Late last year, a post on a popular blog started a ripple of protest against retailer Urban Outfitters. Sasha Houston Brown, a member of the Santee Sioux Nation, wrote an open letter to Urban Outfitters in which she criticized the company for selling "cheap, vulgar, and culturally offensive" items. The target of her ire was a line of items described by the Urban Outfitters website and marketing materials as "Navajo." The products ranged from Navajo Hipster Panties to accessories such as a Navajo Print Fabric Wrapped Flask.
The open letter first appeared on the blog Racialicious, and quickly spread to other sites. Soon the Attorney-General of the Navajo Nation sent a cease-and-desist letter to Urban Outfitters, asserting the Nation's copyright of the name "Navajo" and noting:
"Your corporation's use of 'Navajo' will cause confusion in the market and society concerning the source or origin of your corporation's products."
It was not an idle threat. The Federal Indian Arts and Crafts act of 1990 and the Federal Trade Commission Act prohibit U.S. retailers and manufacturers from even implying that a product is Native American-made when it is not. The Navajo Nation has a long history of fiercely protecting its intellectual property: As far back as 1930, the FTC and the Navajo Nation had stepped in to prevent the Beacon Manufacturing Company from claiming or implying that their patterned fabrics were made by Native Americans. In early 2011, legal pressure from the tribe forced a French company to stop using the name "Navaho" in its U.S. businesses because of potential consumer confusion.
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Urban Outfitters responded to the protests and the threat of legal action by renaming the items and removing the word "Navajo." But the controversy was a black eye for the retailer, already struggling with inventory and declining margins. Its net income fell in each quarter of 2011, despite strong November and December numbers. On Jan. 9, Urban Outfitters CEO Glen Senk abruptly resigned. The management shake-up led shares in the retailer to drop 18.6 percent.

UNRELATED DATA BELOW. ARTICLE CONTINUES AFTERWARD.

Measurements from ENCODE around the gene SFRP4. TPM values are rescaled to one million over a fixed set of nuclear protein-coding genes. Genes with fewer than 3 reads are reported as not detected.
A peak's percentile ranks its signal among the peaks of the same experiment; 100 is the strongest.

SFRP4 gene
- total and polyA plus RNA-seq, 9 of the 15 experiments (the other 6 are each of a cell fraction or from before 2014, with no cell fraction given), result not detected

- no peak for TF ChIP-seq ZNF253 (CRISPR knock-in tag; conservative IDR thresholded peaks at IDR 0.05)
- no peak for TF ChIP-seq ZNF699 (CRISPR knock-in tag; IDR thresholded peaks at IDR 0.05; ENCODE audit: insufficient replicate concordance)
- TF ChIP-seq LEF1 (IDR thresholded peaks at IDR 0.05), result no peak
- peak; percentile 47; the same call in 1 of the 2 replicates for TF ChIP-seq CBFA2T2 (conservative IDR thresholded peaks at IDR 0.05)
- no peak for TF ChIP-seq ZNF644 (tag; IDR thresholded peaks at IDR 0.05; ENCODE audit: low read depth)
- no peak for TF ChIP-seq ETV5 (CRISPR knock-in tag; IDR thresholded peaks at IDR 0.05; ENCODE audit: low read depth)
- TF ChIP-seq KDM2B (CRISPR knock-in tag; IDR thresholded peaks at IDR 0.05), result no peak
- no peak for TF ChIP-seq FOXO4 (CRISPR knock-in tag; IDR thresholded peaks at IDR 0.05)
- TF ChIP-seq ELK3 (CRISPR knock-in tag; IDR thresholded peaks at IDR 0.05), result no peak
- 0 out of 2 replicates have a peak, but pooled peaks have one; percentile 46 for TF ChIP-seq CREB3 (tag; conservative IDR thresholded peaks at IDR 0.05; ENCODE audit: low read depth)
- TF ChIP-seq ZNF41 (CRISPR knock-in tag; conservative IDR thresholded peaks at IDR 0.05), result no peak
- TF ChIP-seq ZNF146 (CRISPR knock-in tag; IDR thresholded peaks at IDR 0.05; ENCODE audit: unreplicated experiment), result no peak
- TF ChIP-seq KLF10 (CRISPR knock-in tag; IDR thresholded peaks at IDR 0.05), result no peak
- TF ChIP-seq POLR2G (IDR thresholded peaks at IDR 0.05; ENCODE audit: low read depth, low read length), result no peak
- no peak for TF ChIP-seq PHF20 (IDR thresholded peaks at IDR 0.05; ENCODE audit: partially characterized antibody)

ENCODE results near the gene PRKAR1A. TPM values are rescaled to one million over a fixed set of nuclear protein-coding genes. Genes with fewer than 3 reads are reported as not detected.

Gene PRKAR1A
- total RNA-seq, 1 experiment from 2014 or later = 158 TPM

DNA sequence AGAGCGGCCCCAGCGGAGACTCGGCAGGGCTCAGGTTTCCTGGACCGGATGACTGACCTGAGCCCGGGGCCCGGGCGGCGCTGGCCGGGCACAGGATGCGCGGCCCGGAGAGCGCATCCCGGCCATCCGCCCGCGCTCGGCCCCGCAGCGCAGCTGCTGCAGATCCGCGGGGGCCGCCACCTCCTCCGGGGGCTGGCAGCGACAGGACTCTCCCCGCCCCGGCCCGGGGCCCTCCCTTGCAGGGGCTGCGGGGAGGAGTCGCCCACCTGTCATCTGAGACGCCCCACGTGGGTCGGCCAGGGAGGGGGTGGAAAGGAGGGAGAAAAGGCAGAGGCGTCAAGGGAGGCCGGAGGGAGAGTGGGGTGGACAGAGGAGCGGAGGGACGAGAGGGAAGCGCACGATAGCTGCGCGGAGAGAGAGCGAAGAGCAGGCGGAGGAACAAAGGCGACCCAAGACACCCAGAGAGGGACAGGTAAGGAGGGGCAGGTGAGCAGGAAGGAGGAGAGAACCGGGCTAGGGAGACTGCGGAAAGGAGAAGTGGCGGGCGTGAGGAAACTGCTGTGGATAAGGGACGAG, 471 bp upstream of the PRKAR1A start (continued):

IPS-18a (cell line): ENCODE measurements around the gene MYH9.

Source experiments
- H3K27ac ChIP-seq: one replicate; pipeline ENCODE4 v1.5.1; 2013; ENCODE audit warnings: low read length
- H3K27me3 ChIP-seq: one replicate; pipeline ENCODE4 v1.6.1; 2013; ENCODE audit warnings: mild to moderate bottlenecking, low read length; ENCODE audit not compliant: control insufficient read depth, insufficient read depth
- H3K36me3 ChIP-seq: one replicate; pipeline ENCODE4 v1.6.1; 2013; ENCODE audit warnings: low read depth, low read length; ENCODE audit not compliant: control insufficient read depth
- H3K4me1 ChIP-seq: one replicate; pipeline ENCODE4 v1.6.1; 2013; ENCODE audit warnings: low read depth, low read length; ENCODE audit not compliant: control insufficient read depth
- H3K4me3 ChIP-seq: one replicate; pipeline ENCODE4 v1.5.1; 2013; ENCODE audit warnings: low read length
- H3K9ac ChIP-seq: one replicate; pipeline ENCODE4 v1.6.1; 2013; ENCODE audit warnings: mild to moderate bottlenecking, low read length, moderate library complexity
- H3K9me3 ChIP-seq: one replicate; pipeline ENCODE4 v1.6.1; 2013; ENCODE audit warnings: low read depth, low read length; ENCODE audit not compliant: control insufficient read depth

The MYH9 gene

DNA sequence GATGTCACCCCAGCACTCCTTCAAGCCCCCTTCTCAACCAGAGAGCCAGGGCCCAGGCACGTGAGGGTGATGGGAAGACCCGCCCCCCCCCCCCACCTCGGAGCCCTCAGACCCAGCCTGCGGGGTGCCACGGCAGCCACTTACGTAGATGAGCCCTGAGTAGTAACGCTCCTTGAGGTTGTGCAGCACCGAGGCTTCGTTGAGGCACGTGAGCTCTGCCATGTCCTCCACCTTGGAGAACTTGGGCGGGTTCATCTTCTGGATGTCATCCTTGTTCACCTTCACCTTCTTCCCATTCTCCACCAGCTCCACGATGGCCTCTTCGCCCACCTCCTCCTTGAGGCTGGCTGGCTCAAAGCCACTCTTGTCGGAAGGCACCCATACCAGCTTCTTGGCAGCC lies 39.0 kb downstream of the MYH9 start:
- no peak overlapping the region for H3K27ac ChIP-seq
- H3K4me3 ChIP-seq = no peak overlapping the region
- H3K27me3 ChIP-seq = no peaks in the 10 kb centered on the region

So what can others retailers learn from Urban Outfitters mistakes?
"There's a great many Navajo designers out there who would be more than willing to work for a firm and design garments for them," said Shane Hendren, head of Albuquerque, New Mexico-based Indian Arts and Crafts Association Education Fund, in an interview with the Associated Press. "And having the cultural background, be able to not only give you an authentic design but stay within their cultural parameters."
"Your brand is in a fishbowl," said Doug Stephens, a 20-year veteran of the retail industry and founder of Retail Prophet. "Your products, claims, and business ethics are on constant public display. When you get caught (making a mistake), admit the mistake fully and completely and over-fix the problem. (Urban Outfitters) should have withdrawn (these products) immediately in the first place."
That's not to say that marketing products that are identifiable with indigenous and/or marginalized cultures is always a mistake. Some retailers, such as Pendleton Wool, have a long history of success with just such items. Pendleton, however, started by selling the bulk of their patterned blankets directly to Native Americans, who would then resell the products.
"Leveraging heritage, whether native, African-American, Asian or otherwise is fine, provided it's a genuine and inclusive celebration of that culture," Stephens said. "When it's a blatant cultural rip-off or worse yet, an insult, it's a huge problem. It's particularly difficult when dealing with cultures who have suffered the adversities that Native Americans have. Brands have to be sensitive to that. Authenticity matters. Don't flippantly pass something off on your consumers."
In fashion retailing, where deliberately courting controversy can translate into higher sales, playing publicly with notions of cultural authenticity is not unusual. Nor are backlashes against the misappropriation of cultural signifiers.
For retailers, marketing products that may have cultural baggage is a risky proposition. But honesty and due diligence help navigate that potential minefield. In the age of blogs and social media, everyone has a voice, and that voice can be amplified a thousand fold overnight. Retailers can make that amplification work in their favor, though as Urban Outfitters found out, it's much easier to get bad publicity than good.
Urban Outfitters declined to comment on this story.
(Photo by Ryan Speth.)